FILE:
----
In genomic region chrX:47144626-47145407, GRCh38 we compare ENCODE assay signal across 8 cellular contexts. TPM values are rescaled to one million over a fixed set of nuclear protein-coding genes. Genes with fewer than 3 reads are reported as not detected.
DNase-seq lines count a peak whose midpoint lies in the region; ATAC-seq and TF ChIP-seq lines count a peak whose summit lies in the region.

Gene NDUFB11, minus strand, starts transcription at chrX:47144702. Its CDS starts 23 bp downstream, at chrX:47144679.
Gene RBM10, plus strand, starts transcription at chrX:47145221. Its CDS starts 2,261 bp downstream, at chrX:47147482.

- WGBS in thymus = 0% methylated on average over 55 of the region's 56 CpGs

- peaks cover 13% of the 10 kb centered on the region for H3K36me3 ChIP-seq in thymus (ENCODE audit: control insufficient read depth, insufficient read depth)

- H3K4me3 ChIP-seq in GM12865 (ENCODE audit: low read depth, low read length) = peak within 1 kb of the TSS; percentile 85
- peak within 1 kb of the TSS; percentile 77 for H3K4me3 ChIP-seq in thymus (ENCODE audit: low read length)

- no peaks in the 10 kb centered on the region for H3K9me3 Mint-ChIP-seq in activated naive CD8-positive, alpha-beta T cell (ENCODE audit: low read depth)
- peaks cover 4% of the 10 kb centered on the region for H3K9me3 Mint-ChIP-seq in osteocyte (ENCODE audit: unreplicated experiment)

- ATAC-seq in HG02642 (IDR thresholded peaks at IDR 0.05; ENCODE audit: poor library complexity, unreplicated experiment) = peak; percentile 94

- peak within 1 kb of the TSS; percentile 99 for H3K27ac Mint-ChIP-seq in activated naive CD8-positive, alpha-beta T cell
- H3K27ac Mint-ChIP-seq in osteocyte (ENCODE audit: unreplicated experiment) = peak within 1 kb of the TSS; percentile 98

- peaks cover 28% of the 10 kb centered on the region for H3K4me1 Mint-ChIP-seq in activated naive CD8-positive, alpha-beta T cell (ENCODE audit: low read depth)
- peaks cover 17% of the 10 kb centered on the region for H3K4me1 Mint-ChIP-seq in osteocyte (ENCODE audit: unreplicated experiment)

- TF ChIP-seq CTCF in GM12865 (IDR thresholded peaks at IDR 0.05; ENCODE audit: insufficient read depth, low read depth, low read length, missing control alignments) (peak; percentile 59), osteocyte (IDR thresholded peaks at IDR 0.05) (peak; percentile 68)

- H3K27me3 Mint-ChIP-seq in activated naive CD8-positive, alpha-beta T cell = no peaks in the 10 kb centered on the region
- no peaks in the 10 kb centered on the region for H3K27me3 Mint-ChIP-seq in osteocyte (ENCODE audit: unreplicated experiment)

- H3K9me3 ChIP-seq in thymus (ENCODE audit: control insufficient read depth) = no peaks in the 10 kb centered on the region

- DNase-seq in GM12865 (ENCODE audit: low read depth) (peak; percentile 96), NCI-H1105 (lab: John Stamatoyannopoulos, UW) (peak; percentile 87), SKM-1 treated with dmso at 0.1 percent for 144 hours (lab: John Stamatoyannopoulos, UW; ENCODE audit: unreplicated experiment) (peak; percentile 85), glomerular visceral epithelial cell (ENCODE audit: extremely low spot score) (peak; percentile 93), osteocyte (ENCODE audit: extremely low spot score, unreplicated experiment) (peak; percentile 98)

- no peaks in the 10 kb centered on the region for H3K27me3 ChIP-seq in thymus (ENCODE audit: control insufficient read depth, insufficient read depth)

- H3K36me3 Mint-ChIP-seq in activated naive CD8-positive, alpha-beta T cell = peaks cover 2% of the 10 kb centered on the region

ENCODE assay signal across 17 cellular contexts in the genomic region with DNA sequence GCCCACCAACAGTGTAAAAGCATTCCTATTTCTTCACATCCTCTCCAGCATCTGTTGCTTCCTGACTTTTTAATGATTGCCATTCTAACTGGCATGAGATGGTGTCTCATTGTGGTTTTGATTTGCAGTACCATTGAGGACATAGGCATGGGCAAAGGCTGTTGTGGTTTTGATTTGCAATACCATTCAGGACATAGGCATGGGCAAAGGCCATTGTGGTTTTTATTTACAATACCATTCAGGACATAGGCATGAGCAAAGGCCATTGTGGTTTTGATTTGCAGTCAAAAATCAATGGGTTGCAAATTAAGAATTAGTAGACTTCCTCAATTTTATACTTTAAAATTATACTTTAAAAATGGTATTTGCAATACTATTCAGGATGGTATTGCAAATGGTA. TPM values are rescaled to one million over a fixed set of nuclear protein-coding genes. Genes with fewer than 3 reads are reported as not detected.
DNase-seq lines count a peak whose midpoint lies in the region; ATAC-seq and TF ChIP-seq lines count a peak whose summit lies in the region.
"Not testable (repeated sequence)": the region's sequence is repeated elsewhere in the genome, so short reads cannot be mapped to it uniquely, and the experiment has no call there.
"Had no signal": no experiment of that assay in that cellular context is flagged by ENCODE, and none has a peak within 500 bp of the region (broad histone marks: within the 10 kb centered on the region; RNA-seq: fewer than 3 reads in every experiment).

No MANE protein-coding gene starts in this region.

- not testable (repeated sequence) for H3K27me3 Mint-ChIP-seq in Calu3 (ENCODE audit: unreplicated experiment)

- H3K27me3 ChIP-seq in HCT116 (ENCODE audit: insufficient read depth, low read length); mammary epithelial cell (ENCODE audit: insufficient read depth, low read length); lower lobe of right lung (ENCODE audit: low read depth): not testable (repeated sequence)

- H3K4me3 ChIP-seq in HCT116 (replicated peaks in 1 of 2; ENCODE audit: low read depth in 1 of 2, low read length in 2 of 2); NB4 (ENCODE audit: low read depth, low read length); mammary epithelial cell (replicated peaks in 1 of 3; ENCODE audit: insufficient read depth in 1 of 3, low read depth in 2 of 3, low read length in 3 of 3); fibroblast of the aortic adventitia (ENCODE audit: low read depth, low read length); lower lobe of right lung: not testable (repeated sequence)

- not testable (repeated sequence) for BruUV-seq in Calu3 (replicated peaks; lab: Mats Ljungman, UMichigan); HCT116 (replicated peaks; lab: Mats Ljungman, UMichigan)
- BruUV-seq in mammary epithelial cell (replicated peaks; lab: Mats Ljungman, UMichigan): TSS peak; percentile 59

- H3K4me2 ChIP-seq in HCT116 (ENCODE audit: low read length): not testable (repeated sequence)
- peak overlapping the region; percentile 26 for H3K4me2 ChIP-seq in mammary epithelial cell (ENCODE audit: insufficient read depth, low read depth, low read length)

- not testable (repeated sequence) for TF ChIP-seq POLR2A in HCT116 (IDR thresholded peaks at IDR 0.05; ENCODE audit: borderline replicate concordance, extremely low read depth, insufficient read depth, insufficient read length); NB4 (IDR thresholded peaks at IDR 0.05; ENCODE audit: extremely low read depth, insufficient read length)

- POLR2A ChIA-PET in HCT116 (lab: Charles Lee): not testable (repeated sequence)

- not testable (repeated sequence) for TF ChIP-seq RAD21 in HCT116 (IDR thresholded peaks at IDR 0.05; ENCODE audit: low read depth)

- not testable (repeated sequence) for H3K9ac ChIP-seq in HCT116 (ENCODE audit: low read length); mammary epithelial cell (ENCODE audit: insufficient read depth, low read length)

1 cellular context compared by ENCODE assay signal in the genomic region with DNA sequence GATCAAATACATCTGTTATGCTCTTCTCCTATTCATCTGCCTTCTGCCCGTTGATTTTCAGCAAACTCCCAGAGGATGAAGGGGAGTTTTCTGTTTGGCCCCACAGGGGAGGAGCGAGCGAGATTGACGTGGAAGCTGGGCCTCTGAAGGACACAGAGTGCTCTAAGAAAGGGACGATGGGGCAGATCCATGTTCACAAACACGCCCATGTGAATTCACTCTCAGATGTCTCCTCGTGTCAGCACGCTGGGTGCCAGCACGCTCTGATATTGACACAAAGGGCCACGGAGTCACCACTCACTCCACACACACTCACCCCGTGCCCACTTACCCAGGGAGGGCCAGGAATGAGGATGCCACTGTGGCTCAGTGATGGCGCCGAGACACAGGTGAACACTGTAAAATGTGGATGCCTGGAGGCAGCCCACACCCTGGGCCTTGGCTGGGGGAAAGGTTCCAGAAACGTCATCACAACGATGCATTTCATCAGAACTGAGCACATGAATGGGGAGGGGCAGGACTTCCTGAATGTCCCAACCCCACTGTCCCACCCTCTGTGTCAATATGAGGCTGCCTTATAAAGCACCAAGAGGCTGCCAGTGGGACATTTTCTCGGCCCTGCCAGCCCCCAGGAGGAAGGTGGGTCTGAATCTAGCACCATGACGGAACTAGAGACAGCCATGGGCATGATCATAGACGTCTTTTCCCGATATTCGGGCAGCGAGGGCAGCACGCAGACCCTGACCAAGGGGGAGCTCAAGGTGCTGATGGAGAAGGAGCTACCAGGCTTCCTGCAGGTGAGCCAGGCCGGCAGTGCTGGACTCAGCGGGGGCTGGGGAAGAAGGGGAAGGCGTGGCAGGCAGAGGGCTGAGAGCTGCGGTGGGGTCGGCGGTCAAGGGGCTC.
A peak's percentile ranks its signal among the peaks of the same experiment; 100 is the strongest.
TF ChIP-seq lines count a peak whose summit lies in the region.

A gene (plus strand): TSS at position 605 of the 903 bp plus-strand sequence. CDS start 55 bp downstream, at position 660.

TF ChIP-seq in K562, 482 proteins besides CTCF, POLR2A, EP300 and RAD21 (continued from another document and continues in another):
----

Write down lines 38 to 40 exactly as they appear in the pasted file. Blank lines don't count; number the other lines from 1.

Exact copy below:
- not testable (repeated sequence) for H3K9ac ChIP-seq in HCT116 (ENCODE audit: low read length); mammary epithelial cell (ENCODE audit: insufficient read depth, low read length)

1 cellular context compared by ENCODE assay signal in the genomic region with DNA sequence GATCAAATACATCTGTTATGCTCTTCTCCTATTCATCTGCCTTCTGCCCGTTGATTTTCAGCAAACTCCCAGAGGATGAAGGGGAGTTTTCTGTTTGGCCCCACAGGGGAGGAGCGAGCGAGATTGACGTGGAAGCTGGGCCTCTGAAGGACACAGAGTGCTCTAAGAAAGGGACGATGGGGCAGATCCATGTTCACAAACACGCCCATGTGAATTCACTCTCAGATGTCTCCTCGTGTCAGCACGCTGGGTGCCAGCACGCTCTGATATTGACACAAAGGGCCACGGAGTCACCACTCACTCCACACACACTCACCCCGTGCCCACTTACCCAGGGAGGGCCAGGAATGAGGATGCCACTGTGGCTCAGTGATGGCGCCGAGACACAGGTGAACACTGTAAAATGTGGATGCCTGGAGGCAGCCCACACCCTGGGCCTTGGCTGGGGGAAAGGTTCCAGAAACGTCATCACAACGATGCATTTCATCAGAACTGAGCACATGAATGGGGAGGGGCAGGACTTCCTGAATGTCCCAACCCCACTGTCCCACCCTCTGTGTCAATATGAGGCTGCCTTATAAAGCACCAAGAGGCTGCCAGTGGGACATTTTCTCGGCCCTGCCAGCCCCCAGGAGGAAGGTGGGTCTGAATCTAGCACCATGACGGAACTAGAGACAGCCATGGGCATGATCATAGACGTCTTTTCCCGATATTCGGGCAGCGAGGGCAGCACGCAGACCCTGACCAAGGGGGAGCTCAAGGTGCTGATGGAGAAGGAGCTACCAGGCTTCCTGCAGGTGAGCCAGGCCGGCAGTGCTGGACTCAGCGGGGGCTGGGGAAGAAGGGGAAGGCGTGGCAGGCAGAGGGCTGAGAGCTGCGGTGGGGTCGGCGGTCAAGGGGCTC.
A peak's percentile ranks its signal among the peaks of the same experiment; 100 is the strongest.